Chapter 9


Narrator: Nelly. 

A drunken Hindley threatens Nelly and baby Hareton. Heathcliff catches Hareton as he is dropped over the banister by Hindley. Heathcliff overhears Catherine talking to Nelly about whether to marry Edgar and referring to the prospect of marrying Heathcliff as degrading. Heathcliff leaves and, when Catherine realises what has happened, she stands out in the rain all night waiting for him to return. She falls ill with a fever. She spends some time at Thrushcross Grange recovering, but Mr and Mrs Linton catch the fever and both die. Three years later, Edgar and Catherine are married, and Nelly moves with them to Thrushcross Grange, leaving Hareton, nearly five years old, at his father’s mercy.


The opening of the chapter continues, and intensifies, the violence of Chapter 8. The overheard conversation is perhaps the pivotal event of the whole novel. At the end of the chapter, Catherine takes her passion and destruction to Thrushcross Grange.

with the help of Satan, I shall make you swallow the carving-knife: Hindley fits the Gothic image of maddened villain who calls on demonic powers.

Had it been dark .. smashing Hareton's skull: The reader needs to decide to what extent this reflects Heathcliff’s real desire or Nelly’s prejudiced view of him.

The Seven Deadly Sins and The Four Last Things painting by Hieronymus BoschHave mercy .. hearty damnation!: Nelly’s anxiety about Hindley’s drunkenness echoes the historic belief that indulging in the seven deadly sins (of which gluttony regarding food or drink was one) would endanger his chance of salvation (see Big Ideas from the Bible > Sin). However, Hindley wants to punish God (his ‘Maker’) by voluntarily sending his soul to hell (‘perdition’).

bairnies grat: children cried.

Mither … mools: mother…earth (of her grave). This is an appropriate song for Nelly to sing!

I've dreamt … the colour of my mind.: The transforming power of dreams and visions is a common Gothic motif, which Brontë reinforces with Nelly’s mentions of ‘unusual gloom’, ‘dread’, ‘prophecy’ and ‘fearful catastrophe’. 

Milo: a celebrated strong man of ancient Greece who was attempting to split a tree trunk with his hands when he became stuck and was eaten by wolves. Catherine is saying that no-one should try to separate Heathcliff and herself.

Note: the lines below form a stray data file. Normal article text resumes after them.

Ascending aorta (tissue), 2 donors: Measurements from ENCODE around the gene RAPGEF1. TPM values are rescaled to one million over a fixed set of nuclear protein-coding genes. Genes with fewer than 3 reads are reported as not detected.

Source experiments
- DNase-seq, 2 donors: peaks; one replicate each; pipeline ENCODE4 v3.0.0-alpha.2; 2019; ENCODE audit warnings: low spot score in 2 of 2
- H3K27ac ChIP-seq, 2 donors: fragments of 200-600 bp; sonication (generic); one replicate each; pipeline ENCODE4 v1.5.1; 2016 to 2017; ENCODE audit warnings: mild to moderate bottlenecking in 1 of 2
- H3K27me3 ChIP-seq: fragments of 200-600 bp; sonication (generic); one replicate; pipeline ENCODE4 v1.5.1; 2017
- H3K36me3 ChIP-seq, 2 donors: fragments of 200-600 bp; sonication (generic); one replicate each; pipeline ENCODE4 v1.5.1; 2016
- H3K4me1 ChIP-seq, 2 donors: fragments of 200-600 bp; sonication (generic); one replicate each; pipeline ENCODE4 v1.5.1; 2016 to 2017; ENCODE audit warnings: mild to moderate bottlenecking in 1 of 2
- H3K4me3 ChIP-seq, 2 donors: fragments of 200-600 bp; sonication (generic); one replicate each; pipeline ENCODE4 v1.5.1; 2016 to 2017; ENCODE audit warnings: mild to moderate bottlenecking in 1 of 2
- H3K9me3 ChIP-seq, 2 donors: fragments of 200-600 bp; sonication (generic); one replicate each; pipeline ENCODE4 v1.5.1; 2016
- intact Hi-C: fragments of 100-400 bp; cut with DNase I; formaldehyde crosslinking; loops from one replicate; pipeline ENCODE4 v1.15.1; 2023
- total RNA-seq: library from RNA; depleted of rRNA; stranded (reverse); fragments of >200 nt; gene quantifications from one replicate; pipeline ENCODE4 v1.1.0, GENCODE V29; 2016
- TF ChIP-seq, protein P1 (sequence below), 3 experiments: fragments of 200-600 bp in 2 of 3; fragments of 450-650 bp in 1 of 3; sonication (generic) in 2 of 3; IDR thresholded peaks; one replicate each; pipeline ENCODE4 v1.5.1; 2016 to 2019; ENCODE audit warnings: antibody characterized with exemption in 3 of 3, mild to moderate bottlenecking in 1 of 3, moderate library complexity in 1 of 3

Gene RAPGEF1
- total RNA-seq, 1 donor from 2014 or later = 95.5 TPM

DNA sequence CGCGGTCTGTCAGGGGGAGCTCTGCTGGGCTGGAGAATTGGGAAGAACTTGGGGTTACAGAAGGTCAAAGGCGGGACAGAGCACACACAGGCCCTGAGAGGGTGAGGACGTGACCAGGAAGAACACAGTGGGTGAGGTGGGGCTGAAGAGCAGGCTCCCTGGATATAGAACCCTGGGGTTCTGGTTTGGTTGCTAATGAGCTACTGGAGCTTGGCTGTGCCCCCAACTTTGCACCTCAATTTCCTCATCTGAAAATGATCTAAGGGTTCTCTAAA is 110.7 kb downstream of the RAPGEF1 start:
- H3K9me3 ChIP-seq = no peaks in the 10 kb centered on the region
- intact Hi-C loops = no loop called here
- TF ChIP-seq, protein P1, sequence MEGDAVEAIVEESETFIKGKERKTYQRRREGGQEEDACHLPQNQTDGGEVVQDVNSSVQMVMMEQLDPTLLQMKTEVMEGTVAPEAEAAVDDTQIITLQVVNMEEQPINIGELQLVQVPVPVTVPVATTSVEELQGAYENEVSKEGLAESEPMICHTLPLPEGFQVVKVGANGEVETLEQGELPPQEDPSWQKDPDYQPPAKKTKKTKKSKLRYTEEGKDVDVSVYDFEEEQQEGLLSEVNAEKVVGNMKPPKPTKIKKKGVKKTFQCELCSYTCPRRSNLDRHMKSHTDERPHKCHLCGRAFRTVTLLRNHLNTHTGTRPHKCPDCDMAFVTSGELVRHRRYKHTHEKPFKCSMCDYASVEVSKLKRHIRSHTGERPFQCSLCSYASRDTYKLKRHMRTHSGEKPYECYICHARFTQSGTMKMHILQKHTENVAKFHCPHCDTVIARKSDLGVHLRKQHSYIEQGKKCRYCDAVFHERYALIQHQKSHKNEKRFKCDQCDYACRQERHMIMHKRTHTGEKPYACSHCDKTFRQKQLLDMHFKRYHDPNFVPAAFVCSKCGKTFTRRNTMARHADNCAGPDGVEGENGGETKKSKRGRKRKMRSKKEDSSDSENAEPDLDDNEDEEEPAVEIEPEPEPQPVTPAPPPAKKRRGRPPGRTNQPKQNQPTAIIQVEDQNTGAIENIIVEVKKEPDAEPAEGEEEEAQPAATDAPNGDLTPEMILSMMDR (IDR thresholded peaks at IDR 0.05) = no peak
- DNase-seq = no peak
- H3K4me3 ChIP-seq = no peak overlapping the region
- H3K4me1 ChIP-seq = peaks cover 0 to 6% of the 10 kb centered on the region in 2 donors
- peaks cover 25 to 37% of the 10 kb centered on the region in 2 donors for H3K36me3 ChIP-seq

girt eedle seeght!: great idle sight.

war un war: worse and worse.

two rigs o' corn: On sloping fields crops were planted in ridges (‘rigs’) around three feet high. These were then ploughed from end to end, so that the resulting furrows would allow excess water to drain from one rig down to the next.

hahsomdiver: nevertheless.

Noah and Lot: Old Testament characters who were saved by God. (See Genesis 7:1-7 and Genesis 19:15-24.)

Jonah: an Old Testament character who was seen to be the bringer of bad luck in the shape of a destructive storm, because he tried to avoid doing what God asked (Jonah 1:3-12).

Vociferate .. that a wide distinction might be drawn between saints like himself and sinners like his master: Joseph lacks any kind of Christian charity – he is happy for Hindley to be killed by the storm as long as he himself is saved. The phrases employed recall Jesusparable about the Pharisee and the tax collector Luke 18:9-14

All warks togither … th' rubbidge! Joseph self-righteously suggests that he, Nelly and Catherine have escaped the storm which may have been Heathcliff’s undoing, by quoting Romans 8:28. It is ironic that he uses a passage designed to encourage early Christians facing suffering as he relishes the suffering of another (Heathcliff).

fahl, flaysome divil of a gipsy, Heathcliff: Referring to Heathcliff as a gipsy conveys the mystery of his origins, his unconfined disposition and his association with a heathen lifestyle. In the eighteenth century, superstitions about gipsies abounded, associating them with witchcraft, child theft and cannibalism. 

bled her: a common way to treat a fever at the time.

whey: the liquid part of milk after the curds have been taken off for cheese.

water-gruel: oatmeal mixed with water rather than milk.

she would not bear crossing much … serious threats of a fit that often attended her rages: Brontë prepares readers for the increasing instability of Catherine’s mental and physical health, which will culminate in her death.

Investigating Chapter 9

  • Note Catherine’s dream about heaven. Several dreams are mentioned in the novel. Why do you think they are important?
  • The sudden storm is seen in Biblical terms. What extra power or significance might this give it?
  • If you can, read the conversation between Nelly and Catherine aloud with a partner, reading only the dialogue. You should notice the flow of the exchange, and be aware of the person overhearing. What do you notice about the point when Heathcliff departs?
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